Five Percent: Conserve Energy

Climate Change Is Important: Energy Conservation is the First Step


June 20, 2009

Shower Timer: Six Bucks Once Saves Water Every Month

Category: Household,Save Water,Tips – Tom Harrison – 8:29 pm

I while back, I reviewed the Shower Professor shower timer. I had tried an egg timer variety, but you really have to look … and it’s steamy in a shower. Cheap, but … cheap. I looked around at several other options, but they are kind of pricey. Heck, somebody has a serious issue if they need to buy one for $125 that has a password and locks the water off after a preset time period. Either that or they have a teen-aged girl (I’ll have one of them in a few years, and am bracing myself).

But if you are in the group of people who just want to do your part to save a little water, and save a fair amount of money, I am still happy with the simple $5.99 digital timer that I use, with the hokey name the Shower Professor. It beeps at the right pitch and volume: you can hear it, and it stops after five beeps so you don’t have to do anything to avoid waking up the household. And it has several reasonable preset times — it has gotten to be a habit just to press a single button when I get in — unless I haven’t had my coffee yet, I’m in and out in about 4 minutes. My wife shaves her legs, so her showers are longer — there’s a good preset for that. The kids use it, too. Because it’s easy.

I still use a good low-flow shower head, such as the Oxygenics, or HighSierra models that I have reviewed in the past. I use the Oyxgenics in the summer, and the HighSierra in the winter — the Oxygenics has an adjuster, and stronger spray; the HighSierra is a good low flow shower head that’s also low priced.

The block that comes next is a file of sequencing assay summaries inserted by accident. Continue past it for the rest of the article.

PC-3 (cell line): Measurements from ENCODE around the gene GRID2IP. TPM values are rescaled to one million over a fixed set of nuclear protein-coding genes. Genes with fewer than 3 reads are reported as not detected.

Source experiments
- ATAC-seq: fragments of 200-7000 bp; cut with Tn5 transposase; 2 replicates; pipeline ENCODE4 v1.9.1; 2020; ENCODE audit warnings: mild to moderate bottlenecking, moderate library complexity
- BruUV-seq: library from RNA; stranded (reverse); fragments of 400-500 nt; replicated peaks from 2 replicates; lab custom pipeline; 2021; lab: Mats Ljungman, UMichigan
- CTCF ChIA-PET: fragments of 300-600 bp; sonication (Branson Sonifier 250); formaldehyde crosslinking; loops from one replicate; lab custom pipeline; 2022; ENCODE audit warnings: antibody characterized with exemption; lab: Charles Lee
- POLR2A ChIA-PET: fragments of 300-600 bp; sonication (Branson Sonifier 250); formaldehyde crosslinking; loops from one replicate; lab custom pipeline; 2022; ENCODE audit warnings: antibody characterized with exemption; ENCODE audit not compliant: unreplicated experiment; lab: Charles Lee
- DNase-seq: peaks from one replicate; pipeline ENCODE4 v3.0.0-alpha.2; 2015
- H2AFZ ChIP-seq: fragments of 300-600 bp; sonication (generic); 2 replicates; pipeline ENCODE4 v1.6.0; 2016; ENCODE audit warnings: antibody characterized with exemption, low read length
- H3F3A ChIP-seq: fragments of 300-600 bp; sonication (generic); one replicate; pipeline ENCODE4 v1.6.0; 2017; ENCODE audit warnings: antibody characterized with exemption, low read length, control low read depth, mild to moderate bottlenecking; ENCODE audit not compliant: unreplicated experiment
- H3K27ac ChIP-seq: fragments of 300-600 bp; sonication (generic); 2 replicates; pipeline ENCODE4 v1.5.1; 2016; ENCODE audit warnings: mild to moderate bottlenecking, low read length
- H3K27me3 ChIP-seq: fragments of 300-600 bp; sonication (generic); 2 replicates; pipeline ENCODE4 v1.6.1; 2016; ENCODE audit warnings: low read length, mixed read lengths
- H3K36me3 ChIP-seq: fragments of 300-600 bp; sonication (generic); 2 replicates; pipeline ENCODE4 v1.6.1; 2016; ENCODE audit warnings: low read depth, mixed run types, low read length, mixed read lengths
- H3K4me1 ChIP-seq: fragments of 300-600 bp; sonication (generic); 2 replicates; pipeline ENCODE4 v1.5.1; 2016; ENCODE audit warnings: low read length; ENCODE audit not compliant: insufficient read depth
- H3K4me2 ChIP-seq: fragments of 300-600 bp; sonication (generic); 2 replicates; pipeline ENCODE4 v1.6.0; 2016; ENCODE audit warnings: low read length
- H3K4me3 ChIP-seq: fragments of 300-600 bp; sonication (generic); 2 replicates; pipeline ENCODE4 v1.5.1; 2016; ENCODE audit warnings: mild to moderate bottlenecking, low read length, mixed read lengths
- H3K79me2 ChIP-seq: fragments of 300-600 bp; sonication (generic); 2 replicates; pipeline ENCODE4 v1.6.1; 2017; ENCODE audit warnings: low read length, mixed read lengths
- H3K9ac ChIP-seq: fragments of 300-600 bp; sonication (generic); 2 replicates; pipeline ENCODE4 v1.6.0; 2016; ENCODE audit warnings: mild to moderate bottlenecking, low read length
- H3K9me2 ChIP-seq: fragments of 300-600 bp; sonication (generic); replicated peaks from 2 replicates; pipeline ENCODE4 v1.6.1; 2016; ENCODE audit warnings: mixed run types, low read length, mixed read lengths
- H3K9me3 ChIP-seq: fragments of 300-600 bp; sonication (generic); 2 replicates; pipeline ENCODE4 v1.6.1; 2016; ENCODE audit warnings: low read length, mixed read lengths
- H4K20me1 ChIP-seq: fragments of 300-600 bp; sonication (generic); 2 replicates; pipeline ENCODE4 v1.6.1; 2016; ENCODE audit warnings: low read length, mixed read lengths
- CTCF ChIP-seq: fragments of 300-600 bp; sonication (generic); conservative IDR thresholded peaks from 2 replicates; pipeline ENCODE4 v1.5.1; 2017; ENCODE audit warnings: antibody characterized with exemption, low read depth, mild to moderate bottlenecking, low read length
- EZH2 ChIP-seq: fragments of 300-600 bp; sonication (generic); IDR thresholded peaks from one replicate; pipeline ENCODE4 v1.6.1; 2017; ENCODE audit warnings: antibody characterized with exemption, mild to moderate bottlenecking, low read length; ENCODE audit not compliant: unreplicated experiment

And I still have my water heater set to 118 degrees. Do you? If you cannot hold your hand under straight hot water, this is the easiest change you can make: just turn the temperature dial on your water heater to the marked location and save 5% to 10% on your water heating bill. And no scalding.

And compared to the others you can get for 6 bucks, this shower timer is a keeper — if your household spend five fewer minutes a day, it will pay for itself in a month or two. Check out ShowerProfessor.com. And maybe it makes you feel good to buy from a guy who has a first name: Randy has made this device and is making a go of it — because he is selling enough of them, he is selling at a lower price now.

Finally, use cold water to wash your clothes! This is such a no-brainer. I am thinking of just getting a tee-hose-connector so that both hot and cold inputs on the washer only get cold.

So now that the heat’s off, spend some effort to save a little hot water. We pay about $30/month to heat water — if you heat with gas or oil, check your bills in the summer — that’s probably how much you pay every month, and I’ll bet you pay more than we do. If you want your bill lower, take shorter showers, use a low-flow shower head, turn down the temperature on your water heater, and wash with cold water only. Cha-ching.

4 Comments

  1. You could shut the shower off while lathering up, too. I have a low-flow head that can be turned down to a dribble via quick lever action. It works pretty well for conserving water and presumably energy.

    Comment by Eli Sarver — July 10, 2009 @ 12:56 pm

  2. I haven’t thought about using a timer. This is a great suggestion. This could be my way of helping save our planet from further destruction.

    Comment by Ed Ward — April 10, 2011 @ 11:18 am

  3. That would be a challenge for me, wow, under 5 minutes, I don’t know, but I’m sure my showers are quite a bit longer. Maybe I should sign up for a long-shower tax and pay more for a 10 minute shower!

    Comment by Richard Jones — September 6, 2011 @ 3:47 pm

  4. :-)

    Richard, I doubt you’ll see the Long Shower Tax coming any time soon. You’ll see your water bill periodically. If you’re in Vermont or New York, maybe not an issue; if you’re in Texas, perhaps a different story.

    I took a short shower this morning. Sometimes I take longer. Use a low-flow shower head, especially one with an adjustable flow and you can take a guiltless 10 minute shower that uses less water than most people.

    5% less is better than more.

    Comment by Tom Harrison — September 6, 2011 @ 8:12 pm

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